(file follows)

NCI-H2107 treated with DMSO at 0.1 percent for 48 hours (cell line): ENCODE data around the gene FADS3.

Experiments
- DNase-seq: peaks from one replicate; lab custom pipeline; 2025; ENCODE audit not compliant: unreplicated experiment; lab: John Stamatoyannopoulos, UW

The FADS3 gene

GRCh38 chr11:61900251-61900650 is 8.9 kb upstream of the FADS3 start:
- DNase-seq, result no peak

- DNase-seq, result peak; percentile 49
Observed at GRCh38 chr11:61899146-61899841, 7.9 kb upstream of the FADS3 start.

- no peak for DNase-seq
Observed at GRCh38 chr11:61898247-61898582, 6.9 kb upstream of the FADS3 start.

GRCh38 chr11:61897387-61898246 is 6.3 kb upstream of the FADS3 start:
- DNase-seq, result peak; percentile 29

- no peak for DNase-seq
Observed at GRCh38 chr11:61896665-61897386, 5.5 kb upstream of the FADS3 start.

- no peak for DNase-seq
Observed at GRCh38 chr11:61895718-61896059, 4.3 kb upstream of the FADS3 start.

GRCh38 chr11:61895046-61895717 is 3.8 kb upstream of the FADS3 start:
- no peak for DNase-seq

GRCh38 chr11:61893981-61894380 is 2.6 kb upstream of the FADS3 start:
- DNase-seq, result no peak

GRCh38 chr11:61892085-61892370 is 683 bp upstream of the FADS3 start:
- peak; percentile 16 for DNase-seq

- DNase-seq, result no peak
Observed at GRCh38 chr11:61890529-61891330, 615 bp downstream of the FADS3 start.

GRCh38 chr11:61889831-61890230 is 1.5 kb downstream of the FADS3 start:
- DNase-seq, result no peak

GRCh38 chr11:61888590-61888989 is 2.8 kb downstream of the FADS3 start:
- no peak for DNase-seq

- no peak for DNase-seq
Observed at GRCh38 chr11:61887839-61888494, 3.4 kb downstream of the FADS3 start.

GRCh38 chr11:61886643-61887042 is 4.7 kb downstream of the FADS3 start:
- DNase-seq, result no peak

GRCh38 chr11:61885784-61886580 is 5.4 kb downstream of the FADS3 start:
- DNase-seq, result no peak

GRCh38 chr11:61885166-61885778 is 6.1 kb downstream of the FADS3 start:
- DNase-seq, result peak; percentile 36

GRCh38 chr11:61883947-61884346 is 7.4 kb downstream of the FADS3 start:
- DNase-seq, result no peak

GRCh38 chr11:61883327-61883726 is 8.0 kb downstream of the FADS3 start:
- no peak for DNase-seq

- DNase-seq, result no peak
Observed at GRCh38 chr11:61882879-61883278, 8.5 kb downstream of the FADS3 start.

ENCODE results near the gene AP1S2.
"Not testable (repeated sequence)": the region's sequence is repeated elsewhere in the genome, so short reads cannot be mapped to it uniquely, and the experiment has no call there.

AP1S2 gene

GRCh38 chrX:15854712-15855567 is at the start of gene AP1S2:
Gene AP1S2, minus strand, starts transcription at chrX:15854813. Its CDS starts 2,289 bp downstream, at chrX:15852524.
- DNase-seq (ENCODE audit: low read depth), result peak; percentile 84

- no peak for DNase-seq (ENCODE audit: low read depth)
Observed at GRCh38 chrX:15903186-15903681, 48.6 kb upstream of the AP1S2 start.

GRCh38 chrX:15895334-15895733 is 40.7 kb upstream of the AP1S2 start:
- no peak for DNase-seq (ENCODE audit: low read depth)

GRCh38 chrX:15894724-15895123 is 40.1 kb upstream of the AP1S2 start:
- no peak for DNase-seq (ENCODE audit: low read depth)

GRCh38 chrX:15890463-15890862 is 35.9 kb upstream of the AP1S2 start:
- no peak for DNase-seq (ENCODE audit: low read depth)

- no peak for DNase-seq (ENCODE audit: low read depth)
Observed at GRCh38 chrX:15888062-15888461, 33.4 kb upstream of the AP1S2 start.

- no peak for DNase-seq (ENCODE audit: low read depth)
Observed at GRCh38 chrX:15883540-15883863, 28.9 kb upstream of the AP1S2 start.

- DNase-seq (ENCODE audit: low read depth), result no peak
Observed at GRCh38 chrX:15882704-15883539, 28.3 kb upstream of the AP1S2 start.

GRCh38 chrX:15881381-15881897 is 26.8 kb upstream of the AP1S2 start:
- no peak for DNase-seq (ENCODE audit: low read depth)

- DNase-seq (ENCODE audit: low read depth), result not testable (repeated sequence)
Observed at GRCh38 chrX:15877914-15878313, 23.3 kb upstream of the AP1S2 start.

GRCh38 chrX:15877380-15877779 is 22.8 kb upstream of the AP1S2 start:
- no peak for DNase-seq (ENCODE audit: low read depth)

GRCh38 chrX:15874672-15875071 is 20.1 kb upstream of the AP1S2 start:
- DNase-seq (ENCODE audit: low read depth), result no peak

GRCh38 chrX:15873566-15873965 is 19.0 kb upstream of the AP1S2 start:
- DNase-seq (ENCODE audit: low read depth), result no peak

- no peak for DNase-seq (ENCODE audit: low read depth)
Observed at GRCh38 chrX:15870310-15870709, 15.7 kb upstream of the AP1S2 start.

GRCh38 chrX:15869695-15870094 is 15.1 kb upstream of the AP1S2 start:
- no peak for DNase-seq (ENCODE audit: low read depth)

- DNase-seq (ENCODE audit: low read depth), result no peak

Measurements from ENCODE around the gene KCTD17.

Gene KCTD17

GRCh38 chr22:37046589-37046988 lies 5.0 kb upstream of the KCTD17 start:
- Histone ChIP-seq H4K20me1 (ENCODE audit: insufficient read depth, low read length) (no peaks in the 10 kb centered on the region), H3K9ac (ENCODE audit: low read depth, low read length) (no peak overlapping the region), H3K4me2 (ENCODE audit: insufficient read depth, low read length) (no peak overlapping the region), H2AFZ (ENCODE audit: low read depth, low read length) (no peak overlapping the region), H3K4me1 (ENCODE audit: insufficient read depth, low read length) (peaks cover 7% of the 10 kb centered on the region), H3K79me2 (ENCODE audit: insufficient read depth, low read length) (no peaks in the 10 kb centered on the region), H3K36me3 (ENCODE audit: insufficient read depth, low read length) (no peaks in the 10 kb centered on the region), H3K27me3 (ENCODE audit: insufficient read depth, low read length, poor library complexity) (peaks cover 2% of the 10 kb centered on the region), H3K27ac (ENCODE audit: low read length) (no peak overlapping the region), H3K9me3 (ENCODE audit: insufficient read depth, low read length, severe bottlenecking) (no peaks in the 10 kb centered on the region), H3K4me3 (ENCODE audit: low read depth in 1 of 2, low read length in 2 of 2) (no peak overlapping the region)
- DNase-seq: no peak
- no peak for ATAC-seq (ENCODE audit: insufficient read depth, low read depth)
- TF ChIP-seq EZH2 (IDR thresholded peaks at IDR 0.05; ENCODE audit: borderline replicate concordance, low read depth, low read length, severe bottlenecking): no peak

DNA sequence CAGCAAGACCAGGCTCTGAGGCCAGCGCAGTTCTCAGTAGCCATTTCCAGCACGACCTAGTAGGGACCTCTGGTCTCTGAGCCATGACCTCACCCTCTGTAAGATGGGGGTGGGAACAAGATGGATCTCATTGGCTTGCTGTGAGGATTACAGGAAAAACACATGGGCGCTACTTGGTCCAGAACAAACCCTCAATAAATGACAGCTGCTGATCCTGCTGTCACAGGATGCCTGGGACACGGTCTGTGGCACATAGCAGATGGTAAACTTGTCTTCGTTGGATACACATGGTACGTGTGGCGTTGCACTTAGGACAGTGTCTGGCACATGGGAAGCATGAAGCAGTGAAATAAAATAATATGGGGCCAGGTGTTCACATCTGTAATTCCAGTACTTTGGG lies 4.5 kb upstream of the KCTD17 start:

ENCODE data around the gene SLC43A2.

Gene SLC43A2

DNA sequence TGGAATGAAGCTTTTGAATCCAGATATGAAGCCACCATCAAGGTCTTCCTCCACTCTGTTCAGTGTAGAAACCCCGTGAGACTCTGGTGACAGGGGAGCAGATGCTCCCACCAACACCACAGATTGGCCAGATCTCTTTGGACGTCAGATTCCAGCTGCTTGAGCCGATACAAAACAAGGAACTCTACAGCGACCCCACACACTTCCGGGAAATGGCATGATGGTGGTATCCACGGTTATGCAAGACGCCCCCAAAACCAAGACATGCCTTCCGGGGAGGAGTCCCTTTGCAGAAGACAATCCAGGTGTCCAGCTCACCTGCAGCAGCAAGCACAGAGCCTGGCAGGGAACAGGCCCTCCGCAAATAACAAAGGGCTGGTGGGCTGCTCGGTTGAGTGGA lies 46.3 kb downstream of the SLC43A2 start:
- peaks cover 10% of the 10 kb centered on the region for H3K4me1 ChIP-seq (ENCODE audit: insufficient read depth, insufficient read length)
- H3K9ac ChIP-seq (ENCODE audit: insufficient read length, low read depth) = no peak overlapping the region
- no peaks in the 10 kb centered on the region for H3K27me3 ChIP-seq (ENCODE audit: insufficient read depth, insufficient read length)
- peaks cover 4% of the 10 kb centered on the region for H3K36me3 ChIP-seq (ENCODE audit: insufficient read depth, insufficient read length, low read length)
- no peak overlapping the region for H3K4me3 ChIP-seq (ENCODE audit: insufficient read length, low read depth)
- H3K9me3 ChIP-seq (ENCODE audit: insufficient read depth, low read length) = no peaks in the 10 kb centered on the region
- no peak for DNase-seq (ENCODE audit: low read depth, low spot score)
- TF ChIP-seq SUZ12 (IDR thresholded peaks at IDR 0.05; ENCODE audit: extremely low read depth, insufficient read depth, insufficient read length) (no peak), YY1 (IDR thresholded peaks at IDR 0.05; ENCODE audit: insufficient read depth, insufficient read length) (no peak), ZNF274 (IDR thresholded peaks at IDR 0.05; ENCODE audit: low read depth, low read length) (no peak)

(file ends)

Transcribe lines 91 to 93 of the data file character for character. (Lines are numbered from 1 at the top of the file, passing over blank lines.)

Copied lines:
- no peaks in the 10 kb centered on the region for H3K27me3 ChIP-seq (ENCODE audit: insufficient read depth, insufficient read length)
- peaks cover 4% of the 10 kb centered on the region for H3K36me3 ChIP-seq (ENCODE audit: insufficient read depth, insufficient read length, low read length)
- no peak overlapping the region for H3K4me3 ChIP-seq (ENCODE audit: insufficient read length, low read depth)